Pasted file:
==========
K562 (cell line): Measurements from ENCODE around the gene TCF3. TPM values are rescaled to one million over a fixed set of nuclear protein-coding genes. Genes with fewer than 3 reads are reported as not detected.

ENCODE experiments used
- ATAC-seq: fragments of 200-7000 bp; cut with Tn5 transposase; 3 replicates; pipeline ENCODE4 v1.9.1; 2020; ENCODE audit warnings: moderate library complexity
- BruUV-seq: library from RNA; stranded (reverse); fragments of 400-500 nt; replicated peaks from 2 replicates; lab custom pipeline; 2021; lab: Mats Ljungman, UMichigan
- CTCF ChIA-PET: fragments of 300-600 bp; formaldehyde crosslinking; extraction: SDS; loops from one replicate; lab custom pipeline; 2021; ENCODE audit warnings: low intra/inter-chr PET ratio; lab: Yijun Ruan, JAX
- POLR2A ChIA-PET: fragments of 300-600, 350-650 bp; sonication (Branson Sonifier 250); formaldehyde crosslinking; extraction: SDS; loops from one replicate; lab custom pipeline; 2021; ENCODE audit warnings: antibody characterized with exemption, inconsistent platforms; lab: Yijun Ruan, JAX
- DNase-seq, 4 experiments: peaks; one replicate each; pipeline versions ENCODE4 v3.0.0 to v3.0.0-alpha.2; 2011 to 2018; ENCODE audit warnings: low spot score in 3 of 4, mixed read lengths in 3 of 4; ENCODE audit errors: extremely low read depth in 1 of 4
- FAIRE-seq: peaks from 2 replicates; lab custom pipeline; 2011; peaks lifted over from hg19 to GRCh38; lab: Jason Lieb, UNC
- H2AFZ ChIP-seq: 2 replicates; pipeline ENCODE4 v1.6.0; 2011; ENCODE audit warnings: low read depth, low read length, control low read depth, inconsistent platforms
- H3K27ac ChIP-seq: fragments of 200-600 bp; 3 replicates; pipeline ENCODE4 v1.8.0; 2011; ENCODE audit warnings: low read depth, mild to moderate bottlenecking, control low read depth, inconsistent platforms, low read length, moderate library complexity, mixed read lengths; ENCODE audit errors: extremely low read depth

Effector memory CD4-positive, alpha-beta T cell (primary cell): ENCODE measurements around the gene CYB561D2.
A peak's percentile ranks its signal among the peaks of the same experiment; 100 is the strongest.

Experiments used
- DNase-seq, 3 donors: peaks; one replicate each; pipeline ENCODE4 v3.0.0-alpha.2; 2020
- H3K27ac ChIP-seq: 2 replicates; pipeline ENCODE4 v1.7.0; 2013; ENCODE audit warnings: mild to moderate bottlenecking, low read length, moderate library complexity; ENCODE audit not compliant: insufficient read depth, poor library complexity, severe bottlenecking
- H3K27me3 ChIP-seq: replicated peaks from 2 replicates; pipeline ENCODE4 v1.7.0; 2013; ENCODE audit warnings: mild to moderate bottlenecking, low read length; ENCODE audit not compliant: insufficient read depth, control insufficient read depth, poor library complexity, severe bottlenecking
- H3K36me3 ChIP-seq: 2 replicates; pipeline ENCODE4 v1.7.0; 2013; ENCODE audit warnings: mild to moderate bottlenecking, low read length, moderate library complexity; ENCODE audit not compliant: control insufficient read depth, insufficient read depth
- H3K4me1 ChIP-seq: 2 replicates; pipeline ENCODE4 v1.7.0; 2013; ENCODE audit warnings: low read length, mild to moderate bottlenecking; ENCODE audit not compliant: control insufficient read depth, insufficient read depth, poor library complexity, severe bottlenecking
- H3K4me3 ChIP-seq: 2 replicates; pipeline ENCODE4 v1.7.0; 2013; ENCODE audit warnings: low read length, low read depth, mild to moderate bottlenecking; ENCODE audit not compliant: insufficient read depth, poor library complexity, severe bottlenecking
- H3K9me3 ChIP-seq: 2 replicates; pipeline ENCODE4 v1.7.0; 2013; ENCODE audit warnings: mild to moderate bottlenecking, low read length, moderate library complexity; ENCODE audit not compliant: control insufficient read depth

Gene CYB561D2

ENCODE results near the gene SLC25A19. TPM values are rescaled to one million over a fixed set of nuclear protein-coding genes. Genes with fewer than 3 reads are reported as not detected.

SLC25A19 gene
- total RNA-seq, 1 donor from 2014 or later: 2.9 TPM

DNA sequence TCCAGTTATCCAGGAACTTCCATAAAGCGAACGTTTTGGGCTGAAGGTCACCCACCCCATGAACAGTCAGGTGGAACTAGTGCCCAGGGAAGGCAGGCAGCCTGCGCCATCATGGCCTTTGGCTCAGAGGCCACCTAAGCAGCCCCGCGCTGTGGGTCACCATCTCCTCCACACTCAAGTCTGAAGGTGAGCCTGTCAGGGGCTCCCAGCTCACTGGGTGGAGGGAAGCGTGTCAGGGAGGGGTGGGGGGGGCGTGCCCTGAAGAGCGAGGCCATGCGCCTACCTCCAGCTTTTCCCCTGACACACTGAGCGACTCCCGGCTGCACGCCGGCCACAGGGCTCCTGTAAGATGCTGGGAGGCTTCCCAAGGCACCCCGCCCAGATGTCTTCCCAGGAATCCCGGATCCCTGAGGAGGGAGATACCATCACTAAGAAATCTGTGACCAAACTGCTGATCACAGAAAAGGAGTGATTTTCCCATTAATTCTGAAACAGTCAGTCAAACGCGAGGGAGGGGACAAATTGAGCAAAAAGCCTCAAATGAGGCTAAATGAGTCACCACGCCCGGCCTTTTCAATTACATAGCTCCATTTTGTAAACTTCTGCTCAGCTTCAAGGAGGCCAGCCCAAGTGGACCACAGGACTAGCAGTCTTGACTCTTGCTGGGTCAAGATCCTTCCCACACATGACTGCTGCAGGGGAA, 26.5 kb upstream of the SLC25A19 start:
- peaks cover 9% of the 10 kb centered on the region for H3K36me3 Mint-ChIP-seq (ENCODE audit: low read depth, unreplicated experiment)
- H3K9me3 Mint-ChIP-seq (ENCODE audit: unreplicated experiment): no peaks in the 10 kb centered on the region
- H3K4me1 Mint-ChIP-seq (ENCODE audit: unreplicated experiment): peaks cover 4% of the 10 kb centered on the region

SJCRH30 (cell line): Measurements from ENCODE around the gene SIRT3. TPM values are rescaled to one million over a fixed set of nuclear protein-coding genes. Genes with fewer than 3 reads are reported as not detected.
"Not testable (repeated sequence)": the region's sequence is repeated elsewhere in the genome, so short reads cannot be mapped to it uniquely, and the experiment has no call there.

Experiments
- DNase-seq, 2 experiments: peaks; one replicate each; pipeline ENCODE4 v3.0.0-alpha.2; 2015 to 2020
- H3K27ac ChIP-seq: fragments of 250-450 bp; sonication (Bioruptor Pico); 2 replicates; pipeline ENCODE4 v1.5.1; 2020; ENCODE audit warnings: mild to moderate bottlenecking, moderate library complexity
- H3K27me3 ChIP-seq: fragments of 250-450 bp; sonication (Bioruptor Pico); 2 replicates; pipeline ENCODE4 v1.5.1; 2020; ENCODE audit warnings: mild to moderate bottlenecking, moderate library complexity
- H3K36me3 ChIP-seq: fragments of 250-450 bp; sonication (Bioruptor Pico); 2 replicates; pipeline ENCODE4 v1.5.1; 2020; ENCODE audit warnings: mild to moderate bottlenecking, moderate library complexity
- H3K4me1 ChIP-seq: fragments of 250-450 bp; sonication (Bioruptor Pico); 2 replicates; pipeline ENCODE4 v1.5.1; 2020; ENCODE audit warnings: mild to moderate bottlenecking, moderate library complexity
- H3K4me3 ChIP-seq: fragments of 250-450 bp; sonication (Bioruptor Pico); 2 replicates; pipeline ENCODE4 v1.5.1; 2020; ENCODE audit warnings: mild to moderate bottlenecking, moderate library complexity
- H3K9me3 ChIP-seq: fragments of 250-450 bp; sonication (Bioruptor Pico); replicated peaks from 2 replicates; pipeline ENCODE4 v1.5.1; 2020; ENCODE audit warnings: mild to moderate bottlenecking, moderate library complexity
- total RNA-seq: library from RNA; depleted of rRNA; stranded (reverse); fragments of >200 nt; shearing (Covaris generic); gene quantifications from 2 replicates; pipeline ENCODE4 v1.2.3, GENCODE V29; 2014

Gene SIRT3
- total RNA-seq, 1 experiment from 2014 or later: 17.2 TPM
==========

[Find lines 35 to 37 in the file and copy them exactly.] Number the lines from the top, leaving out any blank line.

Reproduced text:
- H3K36me3 ChIP-seq: fragments of 250-450 bp; sonication (Bioruptor Pico); 2 replicates; pipeline ENCODE4 v1.5.1; 2020; ENCODE audit warnings: mild to moderate bottlenecking, moderate library complexity
- H3K4me1 ChIP-seq: fragments of 250-450 bp; sonication (Bioruptor Pico); 2 replicates; pipeline ENCODE4 v1.5.1; 2020; ENCODE audit warnings: mild to moderate bottlenecking, moderate library complexity
- H3K4me3 ChIP-seq: fragments of 250-450 bp; sonication (Bioruptor Pico); 2 replicates; pipeline ENCODE4 v1.5.1; 2020; ENCODE audit warnings: mild to moderate bottlenecking, moderate library complexity